Posted by Rosie Segil on Jan 22, 2023
Marblehead Rotary's Charlie Milner recognizes that education is the pathway to economic mobility and a proven tool for solving global poverty. This outlook has been the focus of the Lillydale Literacy Project, a nonprofit organization; he and his wife, Toby, have invested 24 years of community service in furthering education in South Africa's rural communities. 
So, imagine Charlie's excitement when he came across a TutuDesk! The learning environment influences the quality of education a child receives. And a healthy learning environment means adequate school supplies, sufficient learning materials, such as books, pencils, and writing pads, and a roof where education can happen. But what does a desk have to do with delivering effective education? 95 million children in sub-Saharan Africa need a working desk at school. Unfortunately, most of these schools have little to nothing. If children had desks to use while studying, it would be much easier to pay attention to the content, do their homework, and more. Charlie explained, "the lack of basic resources like desks holds learners back from achieving even a basic education."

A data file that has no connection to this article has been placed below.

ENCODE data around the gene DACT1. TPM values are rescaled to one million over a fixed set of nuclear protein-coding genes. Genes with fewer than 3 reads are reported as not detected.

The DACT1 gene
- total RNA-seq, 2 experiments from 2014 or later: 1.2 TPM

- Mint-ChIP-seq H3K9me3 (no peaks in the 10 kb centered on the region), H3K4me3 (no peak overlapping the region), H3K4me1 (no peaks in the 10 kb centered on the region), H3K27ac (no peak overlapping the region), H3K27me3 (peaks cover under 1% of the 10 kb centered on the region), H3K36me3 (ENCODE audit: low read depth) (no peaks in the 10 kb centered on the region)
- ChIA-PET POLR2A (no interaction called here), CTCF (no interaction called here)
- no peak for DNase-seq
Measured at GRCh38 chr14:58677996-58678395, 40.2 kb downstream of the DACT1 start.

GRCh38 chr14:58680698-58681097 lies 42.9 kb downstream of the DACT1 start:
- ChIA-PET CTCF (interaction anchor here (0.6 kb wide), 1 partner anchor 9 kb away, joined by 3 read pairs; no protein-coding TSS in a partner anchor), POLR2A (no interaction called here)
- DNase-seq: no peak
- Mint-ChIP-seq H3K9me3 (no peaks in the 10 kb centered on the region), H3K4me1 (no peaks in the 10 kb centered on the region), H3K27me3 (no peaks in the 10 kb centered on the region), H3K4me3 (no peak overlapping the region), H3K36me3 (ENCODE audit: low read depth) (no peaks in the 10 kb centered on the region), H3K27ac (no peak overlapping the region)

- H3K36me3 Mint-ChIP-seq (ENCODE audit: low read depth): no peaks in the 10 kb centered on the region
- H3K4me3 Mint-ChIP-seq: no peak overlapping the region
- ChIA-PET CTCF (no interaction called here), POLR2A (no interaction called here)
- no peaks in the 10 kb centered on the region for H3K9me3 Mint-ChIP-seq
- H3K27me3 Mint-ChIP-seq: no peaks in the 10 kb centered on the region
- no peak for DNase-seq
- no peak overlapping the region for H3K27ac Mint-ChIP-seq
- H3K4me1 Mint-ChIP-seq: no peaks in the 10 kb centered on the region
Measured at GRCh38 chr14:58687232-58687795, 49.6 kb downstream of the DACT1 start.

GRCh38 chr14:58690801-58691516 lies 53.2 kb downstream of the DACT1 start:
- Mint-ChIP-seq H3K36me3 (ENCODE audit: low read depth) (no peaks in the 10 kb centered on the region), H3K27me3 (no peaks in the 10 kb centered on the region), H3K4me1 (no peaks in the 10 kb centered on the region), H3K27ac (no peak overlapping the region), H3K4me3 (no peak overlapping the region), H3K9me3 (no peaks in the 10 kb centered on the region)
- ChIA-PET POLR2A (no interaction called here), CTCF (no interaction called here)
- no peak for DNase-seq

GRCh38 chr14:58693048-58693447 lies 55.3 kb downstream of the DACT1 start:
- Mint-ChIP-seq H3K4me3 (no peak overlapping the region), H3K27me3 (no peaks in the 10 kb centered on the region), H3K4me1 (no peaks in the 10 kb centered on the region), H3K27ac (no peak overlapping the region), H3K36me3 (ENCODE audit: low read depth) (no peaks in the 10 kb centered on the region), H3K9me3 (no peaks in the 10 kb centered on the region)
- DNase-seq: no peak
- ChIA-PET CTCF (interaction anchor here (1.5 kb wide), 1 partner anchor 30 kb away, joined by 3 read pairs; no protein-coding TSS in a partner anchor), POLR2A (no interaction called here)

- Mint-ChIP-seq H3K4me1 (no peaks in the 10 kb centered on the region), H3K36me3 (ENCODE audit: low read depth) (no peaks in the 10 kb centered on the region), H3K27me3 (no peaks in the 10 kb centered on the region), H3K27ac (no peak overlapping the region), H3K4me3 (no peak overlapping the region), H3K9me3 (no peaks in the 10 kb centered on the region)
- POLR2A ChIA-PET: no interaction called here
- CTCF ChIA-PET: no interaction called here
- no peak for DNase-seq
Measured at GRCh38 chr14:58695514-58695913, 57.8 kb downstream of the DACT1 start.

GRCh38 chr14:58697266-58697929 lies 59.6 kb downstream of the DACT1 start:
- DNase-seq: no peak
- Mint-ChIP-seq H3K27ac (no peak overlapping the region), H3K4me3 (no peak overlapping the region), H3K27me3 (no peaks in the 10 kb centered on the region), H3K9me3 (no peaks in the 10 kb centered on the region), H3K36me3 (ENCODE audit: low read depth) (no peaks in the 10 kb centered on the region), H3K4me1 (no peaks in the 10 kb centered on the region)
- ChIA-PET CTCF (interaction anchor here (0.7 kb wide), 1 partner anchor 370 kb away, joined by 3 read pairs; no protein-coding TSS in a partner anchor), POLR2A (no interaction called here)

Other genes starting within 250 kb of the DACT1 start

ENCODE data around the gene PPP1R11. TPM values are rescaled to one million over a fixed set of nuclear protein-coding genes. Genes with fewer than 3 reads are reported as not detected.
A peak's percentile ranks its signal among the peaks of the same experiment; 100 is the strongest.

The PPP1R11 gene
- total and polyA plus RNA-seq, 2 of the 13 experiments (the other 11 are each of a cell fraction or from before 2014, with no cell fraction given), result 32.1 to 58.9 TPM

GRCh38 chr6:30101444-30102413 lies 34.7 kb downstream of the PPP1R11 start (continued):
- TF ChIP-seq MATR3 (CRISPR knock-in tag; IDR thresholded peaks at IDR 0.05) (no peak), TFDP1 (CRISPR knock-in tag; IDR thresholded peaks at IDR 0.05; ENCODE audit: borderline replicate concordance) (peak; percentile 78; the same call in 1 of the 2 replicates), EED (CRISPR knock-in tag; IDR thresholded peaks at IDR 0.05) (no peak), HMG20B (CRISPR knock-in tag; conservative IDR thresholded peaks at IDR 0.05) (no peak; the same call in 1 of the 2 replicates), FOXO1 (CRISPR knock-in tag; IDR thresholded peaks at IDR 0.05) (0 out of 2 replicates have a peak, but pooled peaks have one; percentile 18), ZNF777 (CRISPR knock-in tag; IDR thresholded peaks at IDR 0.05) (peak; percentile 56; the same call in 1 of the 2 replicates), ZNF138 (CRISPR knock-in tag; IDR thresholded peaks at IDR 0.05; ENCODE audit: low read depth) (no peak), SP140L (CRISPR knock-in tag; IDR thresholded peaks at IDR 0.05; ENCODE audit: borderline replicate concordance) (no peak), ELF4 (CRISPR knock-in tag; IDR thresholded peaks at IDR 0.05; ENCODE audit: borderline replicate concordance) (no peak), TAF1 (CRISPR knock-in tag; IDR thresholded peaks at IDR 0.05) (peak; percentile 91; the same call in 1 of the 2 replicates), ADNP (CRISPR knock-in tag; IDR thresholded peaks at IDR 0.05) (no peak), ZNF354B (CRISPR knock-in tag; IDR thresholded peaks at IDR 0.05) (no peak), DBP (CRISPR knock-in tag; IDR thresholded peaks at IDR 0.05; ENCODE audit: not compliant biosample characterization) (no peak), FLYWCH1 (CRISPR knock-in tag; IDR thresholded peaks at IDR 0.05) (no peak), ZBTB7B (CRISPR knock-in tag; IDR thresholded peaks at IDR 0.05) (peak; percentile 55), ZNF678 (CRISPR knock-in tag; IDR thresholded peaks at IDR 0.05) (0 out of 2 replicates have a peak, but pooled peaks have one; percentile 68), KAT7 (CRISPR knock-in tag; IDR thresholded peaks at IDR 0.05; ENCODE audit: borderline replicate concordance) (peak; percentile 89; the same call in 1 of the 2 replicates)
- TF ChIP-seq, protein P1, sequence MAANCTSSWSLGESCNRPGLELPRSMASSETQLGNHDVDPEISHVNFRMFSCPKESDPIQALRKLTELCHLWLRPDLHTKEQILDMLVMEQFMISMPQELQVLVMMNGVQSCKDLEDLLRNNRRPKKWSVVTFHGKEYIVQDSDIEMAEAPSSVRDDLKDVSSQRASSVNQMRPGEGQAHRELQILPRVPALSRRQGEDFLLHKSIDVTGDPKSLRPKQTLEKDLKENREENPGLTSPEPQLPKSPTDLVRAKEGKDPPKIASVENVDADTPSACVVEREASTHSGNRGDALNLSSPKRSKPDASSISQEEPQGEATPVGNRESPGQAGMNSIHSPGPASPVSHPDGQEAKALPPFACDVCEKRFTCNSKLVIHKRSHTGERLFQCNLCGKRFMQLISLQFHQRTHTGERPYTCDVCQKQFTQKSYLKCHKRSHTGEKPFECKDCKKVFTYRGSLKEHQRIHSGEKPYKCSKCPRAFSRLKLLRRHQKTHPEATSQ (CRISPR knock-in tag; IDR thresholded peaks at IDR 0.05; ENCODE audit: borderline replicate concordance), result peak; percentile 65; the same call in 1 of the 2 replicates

In the dire need to supply portable and sustainable workstations for children needing desks at school and home, the late Nobel Peace laureate Desmond Tutu founded the TutuDesk campaign in 2012 in partnership with the United Nations Special Envoy for Education. Made from a sturdy, child-friendly blend of polymers, the desks can last the duration of a learner's school career. It is also handy and colorful, with math, alphabet charts, times table, and a regional map. Finally, it has a hole cut-out, which makes it easy to transport from home and back to school. Since its launch, the nonprofit organization has provided more than 1.5 million desks to disadvantaged African children.
Since November, Charlie's Lillydale Literacy Project and Marblehead Rotary have raised funds for TutuDesks. The accessible cost of $20 per TutuDesk is about the equivalent of 4 cups of tall latte at the local coffee shop - a worthwhile project everyone can get behind. To date, Charlie has raised over $15,000, or the equivalent of 750 desks - moving the goal of the TutuDesk Campaign closer to delivering 20 million desks to African children in need by 2025.